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Publications

Living conditions and health links in Freetown’s informal settlements

Future Health Systems

Living conditions of people living in urban informal settlements are characterized by inhumane conditions, underpinned by lack of essential services like water and sanitation services including toilets and waste disposal dumps, housing and health services. The current state of service provision in Freetown’s informal settlements is in part a product of growing informality, in response to gaps in the provision of public services, notably in sanitation and health care.

This policy brief provides an insight into the current state of living conditions in informal settlements of Freetown and how these link to health. It is an outcome of a research work by the Sierra Leone Urban Research Centre (SLURC) in partnership with the Future Health Systems (FHS) in four informal settlements in Freetown to understand how living conditions relate to health.

The policy brief proposes the following recommendations and actions for policymakers:

  1. There is need to promote slum upgrading programmes which will be a deliberate effort to improve settlement locations as well as make them better serviced. All settlements are in need of better drainage systems, regular cleaning of waste from drainage channels, and enforcement of community bylaws on the compulsory provision of toilets for the houses built. This could be monitored by the sanitary inspection directorate at the Ministry of Health, and will reduce exposure to health risks like malaria, diarrhoea, etc.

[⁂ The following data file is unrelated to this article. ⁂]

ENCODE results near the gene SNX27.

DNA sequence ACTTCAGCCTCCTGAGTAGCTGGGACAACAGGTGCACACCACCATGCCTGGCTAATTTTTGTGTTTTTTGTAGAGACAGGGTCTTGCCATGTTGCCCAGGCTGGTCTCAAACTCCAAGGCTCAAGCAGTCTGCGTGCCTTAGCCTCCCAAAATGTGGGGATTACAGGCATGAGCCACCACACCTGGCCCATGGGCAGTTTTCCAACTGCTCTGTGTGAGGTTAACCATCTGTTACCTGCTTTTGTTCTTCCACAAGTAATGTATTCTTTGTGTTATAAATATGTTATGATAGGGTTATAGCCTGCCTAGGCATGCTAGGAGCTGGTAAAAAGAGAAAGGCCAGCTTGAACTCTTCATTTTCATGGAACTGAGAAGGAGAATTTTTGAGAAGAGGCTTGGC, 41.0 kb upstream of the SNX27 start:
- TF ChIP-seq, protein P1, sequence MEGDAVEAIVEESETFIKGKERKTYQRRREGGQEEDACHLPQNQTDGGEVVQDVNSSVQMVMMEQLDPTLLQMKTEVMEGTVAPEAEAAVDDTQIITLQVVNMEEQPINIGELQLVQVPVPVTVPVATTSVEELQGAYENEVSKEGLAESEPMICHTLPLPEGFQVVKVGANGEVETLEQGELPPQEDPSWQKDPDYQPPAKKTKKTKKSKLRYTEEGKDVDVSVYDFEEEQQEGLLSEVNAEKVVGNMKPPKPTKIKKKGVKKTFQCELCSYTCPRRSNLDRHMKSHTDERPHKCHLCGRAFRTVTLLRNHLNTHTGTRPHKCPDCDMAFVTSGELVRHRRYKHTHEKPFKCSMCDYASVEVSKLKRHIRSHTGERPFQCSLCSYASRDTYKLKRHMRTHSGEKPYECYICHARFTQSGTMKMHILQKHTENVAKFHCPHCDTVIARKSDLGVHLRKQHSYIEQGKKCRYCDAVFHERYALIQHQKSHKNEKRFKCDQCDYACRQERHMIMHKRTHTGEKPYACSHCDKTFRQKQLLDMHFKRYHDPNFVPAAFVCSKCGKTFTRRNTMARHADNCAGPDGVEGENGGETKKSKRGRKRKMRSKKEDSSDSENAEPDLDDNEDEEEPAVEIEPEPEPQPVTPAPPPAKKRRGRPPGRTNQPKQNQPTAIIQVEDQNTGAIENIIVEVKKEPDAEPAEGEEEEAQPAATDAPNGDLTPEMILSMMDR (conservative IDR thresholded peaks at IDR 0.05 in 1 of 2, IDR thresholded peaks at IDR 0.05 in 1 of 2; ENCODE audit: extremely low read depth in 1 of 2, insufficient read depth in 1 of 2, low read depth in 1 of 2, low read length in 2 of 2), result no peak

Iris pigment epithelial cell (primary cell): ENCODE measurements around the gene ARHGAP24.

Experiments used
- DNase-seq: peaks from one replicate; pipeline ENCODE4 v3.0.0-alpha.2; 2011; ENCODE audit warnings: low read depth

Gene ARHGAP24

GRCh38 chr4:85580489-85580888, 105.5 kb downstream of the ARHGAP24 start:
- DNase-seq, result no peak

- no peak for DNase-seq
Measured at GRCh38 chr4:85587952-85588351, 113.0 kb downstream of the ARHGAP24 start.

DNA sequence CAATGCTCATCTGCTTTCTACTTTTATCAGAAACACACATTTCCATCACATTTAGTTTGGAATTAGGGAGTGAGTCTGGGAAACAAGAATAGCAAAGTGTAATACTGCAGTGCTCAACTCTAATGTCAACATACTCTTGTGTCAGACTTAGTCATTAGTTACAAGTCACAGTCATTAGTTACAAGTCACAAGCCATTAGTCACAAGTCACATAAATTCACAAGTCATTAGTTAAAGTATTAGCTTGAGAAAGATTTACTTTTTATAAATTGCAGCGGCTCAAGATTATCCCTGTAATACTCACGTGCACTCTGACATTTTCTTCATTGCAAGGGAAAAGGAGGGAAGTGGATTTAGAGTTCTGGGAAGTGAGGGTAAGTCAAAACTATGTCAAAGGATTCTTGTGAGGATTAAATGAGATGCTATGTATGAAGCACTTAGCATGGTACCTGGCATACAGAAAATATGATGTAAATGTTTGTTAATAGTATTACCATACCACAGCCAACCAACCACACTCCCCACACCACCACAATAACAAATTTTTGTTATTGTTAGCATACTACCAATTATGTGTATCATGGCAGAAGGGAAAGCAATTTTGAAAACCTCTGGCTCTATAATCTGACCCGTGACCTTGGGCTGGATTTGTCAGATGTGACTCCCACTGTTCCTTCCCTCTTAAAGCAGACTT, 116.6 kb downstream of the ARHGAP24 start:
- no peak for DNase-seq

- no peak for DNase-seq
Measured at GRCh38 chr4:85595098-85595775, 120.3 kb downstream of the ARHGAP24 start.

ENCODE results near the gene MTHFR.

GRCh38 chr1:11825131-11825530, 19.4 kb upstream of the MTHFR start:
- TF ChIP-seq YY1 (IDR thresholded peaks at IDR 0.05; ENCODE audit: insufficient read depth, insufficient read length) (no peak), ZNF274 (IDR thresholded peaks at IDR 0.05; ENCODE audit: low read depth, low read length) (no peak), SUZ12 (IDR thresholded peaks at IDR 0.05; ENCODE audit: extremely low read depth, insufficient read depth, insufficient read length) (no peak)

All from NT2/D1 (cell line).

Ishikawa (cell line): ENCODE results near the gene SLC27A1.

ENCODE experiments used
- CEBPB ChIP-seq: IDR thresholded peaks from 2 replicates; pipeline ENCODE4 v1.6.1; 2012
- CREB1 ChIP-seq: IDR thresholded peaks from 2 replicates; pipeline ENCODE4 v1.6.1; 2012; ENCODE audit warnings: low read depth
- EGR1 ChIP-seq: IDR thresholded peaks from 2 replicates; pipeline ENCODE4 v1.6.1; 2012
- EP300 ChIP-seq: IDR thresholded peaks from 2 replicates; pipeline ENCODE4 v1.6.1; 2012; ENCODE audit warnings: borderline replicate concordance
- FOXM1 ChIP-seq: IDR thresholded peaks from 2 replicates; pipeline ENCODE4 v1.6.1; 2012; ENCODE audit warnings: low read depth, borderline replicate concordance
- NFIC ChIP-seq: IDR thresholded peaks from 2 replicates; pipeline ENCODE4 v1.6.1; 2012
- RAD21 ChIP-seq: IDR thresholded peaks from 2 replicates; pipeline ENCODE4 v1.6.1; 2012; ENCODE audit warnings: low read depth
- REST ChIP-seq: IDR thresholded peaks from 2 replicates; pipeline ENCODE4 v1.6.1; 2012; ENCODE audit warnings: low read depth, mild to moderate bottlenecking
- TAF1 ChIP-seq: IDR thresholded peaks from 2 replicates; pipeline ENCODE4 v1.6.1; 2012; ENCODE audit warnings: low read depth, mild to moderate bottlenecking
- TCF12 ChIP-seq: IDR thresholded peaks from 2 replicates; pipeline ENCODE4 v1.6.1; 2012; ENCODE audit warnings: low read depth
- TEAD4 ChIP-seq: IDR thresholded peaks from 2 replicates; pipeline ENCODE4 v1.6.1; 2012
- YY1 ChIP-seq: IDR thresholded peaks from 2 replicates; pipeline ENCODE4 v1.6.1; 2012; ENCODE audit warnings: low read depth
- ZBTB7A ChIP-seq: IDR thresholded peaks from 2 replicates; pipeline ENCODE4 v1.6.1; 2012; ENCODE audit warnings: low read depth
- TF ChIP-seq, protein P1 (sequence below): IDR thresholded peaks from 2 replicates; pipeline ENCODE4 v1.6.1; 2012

2. Provision of additional water tanks for communities that cannot dig or easily access pipe water because of either their location or terrain. Also, constant refill of water tanks provided by the government to ease the burden of distance and cost on community residents.
  3. Promotion of greater community planning would ensure sustainable land use for purposes like proper waste management, new healthcare facilities, and reduced overcrowding.
  4. Public health planning should be linked to helping residents understand and appreciate the benefits of seeking timely formal healthcare.
  5. Efforts should be intensified to increase access to formal healthcare, especially to people living in hard-to-reach areas including areas located far away from the nearest PHC. Public health planning should also prioritise access for the poorest, whose health is most affected by living conditions and for whom healthcare costs are the greatest barrier.
  6. Revitalise Community Health Management Committees (CHMCs) in order to improve communication between health facilities and communities, and ensure greater accountability of health providers to their clients. This should include greater transparency around drug supply and administration.